Neighborhood Watch & Home Safety

Neighborhood Watch is one of the most effective crime prevention programs in the country, bringing citizens together with law enforcement to deter crime and make communities safer.

Focusing on organization, communication and education, Neighborhood Watch participants look out for one another - without being nosey or obtrusive. They are observant of unusual activity and report suspicious activity. Participants are never asked to act in lieu of the police or put themselves in dangerous situations.

Neighborhood Watch

Neighborhood Watch Resources

Neighborhood Watch Brochure
Neighborhood Watch Manual
"Be Safe" - Do It Yourself Home Safety Brochure
Home Security Checklist
Apartment Security Checklist
Operation Identification

A Good Neighborhood Watch

  • Emphasizes techniques to reduce the risk of being a crime victim
  • Teaches citizens to recognize and report suspicious activity
  • Teaches how to make homes more secure
  • Allows for communication among neighborhoods and the police department, giving residents greater access to criminal activity information and one-on-one interaction with law enforcement officers
  • Encourages neighbors to know one another
  • Provides opportunity for neighbors to come together and address issues as a group
  • Participates in National Night Out Against Crime the first Tuesday of August
  • Has fun!

Getting Started

  • Form a small planning committee
  • Decide on a date and place for an initial neighborhood meeting
  • Select a Captain and Co-Captain(s)
  • Establish a neighborhood roster and map 
  • Recruit as many neighbors as possible using brochures provided by RPD
  • Identify areas of concern in your neighborhood
  • Consider linking with an existing organization, such as a homeowners association that may provide an existing infrastructure
  • Gather facts about crime in your neighborhood by checking police reports and our online crime map and learning residents' perceptions. Often, opinions are not supported by facts and accurate information can reduce the fear of crime
  • Contact the Redmond Police Department to help organize your meeting and discuss your neighborhood's problems and needs with the group

Neighborhood Watch Captains

(One volunteer suggested per 10-20 households)

  • Schedule periodic (2-3 per year) neighborhood meetings and encourage residents to attend. These can, and should be, fun--they don't always have to be "business" meetings.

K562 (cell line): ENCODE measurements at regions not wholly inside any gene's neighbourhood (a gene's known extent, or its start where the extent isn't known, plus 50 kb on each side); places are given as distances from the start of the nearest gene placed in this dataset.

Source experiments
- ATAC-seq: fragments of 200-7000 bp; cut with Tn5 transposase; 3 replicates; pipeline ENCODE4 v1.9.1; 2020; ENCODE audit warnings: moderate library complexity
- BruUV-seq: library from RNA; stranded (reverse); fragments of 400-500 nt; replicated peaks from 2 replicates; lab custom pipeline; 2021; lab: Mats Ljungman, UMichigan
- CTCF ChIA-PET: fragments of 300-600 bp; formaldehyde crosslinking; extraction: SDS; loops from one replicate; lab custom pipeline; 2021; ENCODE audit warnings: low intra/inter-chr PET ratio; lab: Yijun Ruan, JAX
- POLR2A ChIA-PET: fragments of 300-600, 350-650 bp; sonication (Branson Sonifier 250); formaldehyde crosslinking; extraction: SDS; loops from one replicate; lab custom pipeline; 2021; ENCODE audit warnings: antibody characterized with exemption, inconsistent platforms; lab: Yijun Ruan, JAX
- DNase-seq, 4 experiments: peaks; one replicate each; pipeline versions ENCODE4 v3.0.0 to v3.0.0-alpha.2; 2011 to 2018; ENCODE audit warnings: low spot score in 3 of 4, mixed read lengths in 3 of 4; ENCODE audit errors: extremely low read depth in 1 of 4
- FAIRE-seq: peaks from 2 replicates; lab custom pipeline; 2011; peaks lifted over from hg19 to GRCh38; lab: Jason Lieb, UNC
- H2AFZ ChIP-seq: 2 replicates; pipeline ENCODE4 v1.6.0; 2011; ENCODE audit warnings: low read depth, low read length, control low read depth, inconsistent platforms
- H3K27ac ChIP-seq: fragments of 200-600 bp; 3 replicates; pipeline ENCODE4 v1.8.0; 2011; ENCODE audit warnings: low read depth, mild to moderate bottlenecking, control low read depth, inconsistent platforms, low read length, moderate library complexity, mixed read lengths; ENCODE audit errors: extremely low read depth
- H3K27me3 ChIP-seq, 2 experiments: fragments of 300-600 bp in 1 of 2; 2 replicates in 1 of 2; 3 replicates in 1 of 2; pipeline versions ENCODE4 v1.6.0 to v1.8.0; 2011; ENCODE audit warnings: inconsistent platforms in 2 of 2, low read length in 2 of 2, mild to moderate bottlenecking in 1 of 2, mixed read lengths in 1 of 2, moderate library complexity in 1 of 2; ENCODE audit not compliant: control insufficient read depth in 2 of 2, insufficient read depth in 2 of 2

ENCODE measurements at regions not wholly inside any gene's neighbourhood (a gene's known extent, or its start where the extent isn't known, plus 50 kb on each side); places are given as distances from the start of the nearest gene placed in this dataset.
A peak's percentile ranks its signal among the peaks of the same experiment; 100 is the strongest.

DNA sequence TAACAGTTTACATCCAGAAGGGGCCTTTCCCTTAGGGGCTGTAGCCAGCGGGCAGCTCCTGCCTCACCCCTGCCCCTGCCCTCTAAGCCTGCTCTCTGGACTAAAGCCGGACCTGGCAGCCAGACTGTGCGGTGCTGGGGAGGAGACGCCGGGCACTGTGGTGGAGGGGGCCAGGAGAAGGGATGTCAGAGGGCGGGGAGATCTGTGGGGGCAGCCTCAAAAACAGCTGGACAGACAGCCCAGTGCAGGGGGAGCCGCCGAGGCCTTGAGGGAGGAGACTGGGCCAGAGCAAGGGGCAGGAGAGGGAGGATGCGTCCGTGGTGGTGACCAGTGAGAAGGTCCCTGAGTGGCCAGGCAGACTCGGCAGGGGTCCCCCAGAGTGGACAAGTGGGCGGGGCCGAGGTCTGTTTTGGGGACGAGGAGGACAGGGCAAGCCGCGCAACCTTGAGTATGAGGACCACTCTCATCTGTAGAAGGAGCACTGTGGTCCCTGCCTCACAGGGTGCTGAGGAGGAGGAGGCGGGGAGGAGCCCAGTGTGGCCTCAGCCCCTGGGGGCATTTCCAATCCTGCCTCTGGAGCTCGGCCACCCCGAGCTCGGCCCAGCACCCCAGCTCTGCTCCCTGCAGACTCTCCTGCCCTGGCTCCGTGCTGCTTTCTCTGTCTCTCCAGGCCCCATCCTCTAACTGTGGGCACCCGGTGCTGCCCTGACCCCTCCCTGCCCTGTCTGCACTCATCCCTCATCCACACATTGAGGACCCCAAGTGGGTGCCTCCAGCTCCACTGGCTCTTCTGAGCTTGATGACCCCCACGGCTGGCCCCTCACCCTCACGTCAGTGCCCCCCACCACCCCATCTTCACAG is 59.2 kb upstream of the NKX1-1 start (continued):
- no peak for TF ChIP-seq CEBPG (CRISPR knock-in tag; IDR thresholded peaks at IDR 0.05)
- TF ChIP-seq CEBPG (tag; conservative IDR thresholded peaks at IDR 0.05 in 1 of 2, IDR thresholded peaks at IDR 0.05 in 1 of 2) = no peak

• Attend quarterly captain's meeting hosted by RPD
  • Act as a representative or liaison between your neighborhood and RPD.  Distribute information provided by RPD to the group, such as crime patterns in the area
  • Keep updated list of names, addresses, phone numbers, children, and pets
  • Greet new neighbors and inform them of the Neighborhood Watch

Neighborhood Watch Members

  • Attend neighborhood group meetings
  • Communicate concerns, ideas, and insights
  • Secure homes and personal property
  • Be aware of and report suspicious activity immediately
  • Read and share appropriate crime information
  • Practice recommended security and crime prevention measures
  • Know neighbors and recognize vehicles
  • Keep updated contact information provided by your captain
  • Stop newspaper and mail delivery when leaving for an extended length of time; notify trusted neighbors when leaving 

Police Department

  • Explain concept of Neighborhood Watch to community
  • Attend initial meeting with neighbors to assist in problem solving
  • Provide basic start-up training and consulting
  • Maintain records of active Neighborhood Watch groups
  • Attend neighborhood meetings as requested
  • Follow-up on neighborhood concerns
  • Coordinate the placement of Neighborhood Watch signs
  • Provide information, trends, and states to neighborhoods
  • Organize quarterly captain meetings

For more information and material on how to begin a Neighborhood Watch program, contact Redmond Police at 425-556-2691 or email  crimeprevention@redmond.gov. Once you have developed a Neighborhood Watch, be more prepared through Map Your Neighborhood and the Community Emergency Response Team (CERT).